3. Hello, I have a business visa. It is expiring in August so I am going to go home (to Ireland) for a few months. I got the business visa because we have an online business here which is based in Colombia and I stated in my application that I wanted to do market research in the country.

    Anyway, do you know if there is anything special I will need to do before I leave? I hardly think that they will ask me how my research went etc?

  4. Hi there !

    i am going to Colombia next month to open a company (SAS).
    I am planning to fund an account with the least possible capital, but I will have guaranteed recurrent income through invoices for the first year.
    which type of visa should I apply for and how can I obtain it the easiest way?

    any suggestions are appreciated here !

    thanks a lot

    Simon

  5. Hey Ryan!

    Do you have a link to the article that ranked Medellin as the top retirement destination outside the US?

    Best,
    Ryan

  6. Hey guys,

    In July of 2013 the laws for the temporary business visa changed quite a bit, and we now have 4 categories under the NE business visa. Most importantly they are blocking some people from staying more than 6 months in a year with the NE-1 visa.

    If your really looking for a business OWNER visa then that is now achieved by certifying your ownership in a SAS company. It costs more to setup than the old sole proprietor visa but its often times the best visa for entrepreneurs. check out http://www.colombiabusinessvisa.com for more info. Colombia also has big tax benefits for new companies setting up shop.

    Medellin is booming now. Multinationals are really finding Medellin a great hub to operate out of. Outsourcing everything from bilingual call centers to computer programmers. Not to mention if your a director or managing partner in a multinational who wouldn’t want to live here with this awesome weather?

    Cheers,

    James

    • I obtained a NE-1 business visa in 2013 valid for 16 months. I’m almost at the end of my six month allowance for 2014.

      How exactly would they block someone from using the full six months per year, especially if that person is already in the country?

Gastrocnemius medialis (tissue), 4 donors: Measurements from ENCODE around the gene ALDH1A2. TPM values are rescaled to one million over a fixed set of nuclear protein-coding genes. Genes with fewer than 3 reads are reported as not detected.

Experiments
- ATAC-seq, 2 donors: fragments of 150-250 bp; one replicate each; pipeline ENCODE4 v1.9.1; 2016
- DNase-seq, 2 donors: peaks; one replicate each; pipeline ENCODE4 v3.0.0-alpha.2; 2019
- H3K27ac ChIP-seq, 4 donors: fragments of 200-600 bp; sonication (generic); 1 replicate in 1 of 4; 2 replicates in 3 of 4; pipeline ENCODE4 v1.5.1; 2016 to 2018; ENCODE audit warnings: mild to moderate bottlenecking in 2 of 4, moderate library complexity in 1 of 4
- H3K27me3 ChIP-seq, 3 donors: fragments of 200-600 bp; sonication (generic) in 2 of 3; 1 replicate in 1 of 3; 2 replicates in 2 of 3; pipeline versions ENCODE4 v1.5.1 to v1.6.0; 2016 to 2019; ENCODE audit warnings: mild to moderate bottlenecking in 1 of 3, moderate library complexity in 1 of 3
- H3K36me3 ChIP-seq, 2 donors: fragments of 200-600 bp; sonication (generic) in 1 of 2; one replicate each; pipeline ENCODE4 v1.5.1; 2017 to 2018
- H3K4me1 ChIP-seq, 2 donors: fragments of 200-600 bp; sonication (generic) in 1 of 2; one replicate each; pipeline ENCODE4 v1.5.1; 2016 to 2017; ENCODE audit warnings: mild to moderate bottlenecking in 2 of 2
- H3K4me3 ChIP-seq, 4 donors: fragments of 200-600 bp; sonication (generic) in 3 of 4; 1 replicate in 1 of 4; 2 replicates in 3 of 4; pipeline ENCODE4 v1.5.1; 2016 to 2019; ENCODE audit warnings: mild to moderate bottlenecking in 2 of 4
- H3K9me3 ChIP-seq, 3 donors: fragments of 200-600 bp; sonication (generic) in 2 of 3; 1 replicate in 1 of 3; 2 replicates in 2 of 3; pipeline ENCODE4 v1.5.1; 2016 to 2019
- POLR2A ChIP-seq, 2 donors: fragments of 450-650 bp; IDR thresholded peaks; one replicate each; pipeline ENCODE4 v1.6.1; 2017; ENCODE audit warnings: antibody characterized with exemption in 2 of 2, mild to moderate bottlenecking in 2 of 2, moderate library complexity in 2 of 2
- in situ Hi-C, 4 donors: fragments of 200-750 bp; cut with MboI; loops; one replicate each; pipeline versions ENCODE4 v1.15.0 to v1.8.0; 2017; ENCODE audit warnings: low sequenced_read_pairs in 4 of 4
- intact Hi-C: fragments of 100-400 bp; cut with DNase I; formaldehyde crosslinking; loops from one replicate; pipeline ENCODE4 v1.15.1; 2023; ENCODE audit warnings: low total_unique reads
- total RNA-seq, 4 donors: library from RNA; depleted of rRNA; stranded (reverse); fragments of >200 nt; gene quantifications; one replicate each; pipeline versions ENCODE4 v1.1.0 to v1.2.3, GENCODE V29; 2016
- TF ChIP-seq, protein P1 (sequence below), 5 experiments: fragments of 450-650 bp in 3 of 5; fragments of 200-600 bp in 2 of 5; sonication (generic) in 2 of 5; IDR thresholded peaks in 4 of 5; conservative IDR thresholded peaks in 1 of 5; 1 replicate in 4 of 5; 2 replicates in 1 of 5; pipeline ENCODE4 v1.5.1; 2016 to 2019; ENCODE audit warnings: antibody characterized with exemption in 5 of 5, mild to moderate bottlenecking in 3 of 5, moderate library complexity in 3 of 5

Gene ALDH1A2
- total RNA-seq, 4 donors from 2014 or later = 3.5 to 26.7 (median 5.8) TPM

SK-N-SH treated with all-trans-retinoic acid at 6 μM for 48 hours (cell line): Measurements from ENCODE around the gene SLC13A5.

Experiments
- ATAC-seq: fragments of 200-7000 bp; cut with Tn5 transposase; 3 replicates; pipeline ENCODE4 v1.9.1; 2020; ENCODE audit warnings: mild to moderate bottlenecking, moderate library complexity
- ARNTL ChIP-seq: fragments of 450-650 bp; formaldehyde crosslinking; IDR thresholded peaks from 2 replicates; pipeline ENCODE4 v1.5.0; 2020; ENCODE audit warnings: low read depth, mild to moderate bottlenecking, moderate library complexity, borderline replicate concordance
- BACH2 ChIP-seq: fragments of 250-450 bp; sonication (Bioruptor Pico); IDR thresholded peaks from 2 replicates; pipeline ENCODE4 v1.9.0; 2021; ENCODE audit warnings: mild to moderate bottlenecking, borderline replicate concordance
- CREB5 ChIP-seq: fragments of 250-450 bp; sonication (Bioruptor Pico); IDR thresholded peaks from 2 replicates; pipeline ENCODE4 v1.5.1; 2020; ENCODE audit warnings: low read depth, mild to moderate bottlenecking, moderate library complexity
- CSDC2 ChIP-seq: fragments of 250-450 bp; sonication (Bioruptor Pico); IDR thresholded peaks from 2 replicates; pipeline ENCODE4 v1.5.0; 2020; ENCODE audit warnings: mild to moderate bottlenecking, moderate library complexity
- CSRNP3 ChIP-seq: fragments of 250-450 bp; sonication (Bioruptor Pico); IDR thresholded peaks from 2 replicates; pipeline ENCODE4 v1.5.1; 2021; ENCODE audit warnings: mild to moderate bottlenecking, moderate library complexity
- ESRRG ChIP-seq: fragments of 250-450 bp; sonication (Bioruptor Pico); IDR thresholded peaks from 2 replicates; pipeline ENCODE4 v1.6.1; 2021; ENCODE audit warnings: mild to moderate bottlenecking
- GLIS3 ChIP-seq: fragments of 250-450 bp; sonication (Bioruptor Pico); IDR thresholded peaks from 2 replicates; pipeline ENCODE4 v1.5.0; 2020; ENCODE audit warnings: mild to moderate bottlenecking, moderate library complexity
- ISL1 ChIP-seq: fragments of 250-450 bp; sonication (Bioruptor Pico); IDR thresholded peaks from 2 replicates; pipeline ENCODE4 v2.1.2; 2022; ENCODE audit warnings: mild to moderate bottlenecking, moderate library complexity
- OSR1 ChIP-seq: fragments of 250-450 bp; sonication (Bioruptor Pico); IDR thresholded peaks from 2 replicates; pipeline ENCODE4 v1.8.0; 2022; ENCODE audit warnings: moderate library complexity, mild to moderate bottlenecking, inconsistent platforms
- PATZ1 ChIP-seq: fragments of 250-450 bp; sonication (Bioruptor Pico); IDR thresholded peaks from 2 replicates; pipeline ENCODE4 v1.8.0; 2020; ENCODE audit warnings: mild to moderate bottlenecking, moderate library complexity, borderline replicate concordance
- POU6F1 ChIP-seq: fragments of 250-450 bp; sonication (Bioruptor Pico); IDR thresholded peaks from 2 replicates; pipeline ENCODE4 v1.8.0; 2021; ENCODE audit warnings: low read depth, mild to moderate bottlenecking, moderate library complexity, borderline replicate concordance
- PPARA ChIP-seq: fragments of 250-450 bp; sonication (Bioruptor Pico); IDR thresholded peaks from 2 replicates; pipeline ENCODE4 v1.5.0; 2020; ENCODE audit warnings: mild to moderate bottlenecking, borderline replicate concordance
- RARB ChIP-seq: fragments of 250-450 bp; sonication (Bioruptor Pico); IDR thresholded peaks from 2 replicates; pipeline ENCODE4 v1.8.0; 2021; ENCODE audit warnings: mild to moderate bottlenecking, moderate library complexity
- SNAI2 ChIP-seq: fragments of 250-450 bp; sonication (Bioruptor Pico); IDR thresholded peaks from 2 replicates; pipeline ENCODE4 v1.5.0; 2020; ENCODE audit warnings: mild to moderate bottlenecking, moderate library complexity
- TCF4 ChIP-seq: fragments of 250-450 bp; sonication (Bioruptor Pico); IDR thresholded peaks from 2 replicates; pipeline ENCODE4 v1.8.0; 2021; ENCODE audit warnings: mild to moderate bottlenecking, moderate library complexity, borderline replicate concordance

Would that have been something addressed when the visa was issued, or when the person enters the country with it?

  7. Hi guys, some really useful resources here so thanks for that! I’m looking to move to Colombia and set up my own business from scratch. As such I wont be making a one off transaction to buy a business for more than the 59m peso investment criteria. I will be entering into a long term rental agreement for 5-10 years which will be in excess of this value, plus I will be expending more than this amount annually in the general running of the business. Would either of these satisfy the criteria?

    Secondly, I have read that the NE1 visa limits your stay to 180 days a year. I’m sure that this is a common query as anybody starting a business in a country would require more freedom of movement than this to run the business effectively. Are there any other visas that could allow me to live and work in the country for the whole year?

    Thanks a lot in advance 🙂

    • Actually the requirement is 61,600,000 pesos (nearly $26,000). For business investments, Colombia requires an investment that is no less than 100 times the current legal minimum monthly salary in Colombia.

      To prove a business investment for a visa, Colombia requires a certificate of legal representation issued by a Colombian Chamber of Commerce within three months prior to the application for the visa. The certificate must state that the foreign national is a partner or owner of a company legally constituted and registered with a capital or assets registered and paid by the foreigner in an amount of at lease 100 times the current legal minimum monthly salary in Colombia.

      • That’s really great information thanks Jeff. So basically if I set up a company with me as a Director and deposit that value of cash into the bank in the business’s name that would satisfy the criteria?

        • What I listed is the visa requirements listed on the Colombian Cancilleria website. Keep in mind that Colombia will likely change the legal minimum monthly salary next year.

          I would talk to a lawyer to understand how to go about setting up a business properly and making sure assets are registered properly and brought into the country correctly. Unfortunately I don’t have any business lawyer recommendations.